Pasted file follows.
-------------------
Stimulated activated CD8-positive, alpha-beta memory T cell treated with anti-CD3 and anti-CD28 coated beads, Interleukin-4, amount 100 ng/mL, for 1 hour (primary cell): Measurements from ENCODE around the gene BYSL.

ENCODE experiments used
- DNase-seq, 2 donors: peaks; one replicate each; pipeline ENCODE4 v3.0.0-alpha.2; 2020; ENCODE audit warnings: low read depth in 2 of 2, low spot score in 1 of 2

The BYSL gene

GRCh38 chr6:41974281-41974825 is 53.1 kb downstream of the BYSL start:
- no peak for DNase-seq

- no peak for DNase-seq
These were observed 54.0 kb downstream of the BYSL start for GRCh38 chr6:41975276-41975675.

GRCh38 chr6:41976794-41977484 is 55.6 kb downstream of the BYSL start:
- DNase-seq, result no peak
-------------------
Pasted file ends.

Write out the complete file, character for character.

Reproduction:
Stimulated activated CD8-positive, alpha-beta memory T cell treated with anti-CD3 and anti-CD28 coated beads, Interleukin-4, amount 100 ng/mL, for 1 hour (primary cell): Measurements from ENCODE around the gene BYSL.

ENCODE experiments used
- DNase-seq, 2 donors: peaks; one replicate each; pipeline ENCODE4 v3.0.0-alpha.2; 2020; ENCODE audit warnings: low read depth in 2 of 2, low spot score in 1 of 2

The BYSL gene

GRCh38 chr6:41974281-41974825 is 53.1 kb downstream of the BYSL start:
- no peak for DNase-seq

- no peak for DNase-seq
These were observed 54.0 kb downstream of the BYSL start for GRCh38 chr6:41975276-41975675.

GRCh38 chr6:41976794-41977484 is 55.6 kb downstream of the BYSL start:
- DNase-seq, result no peak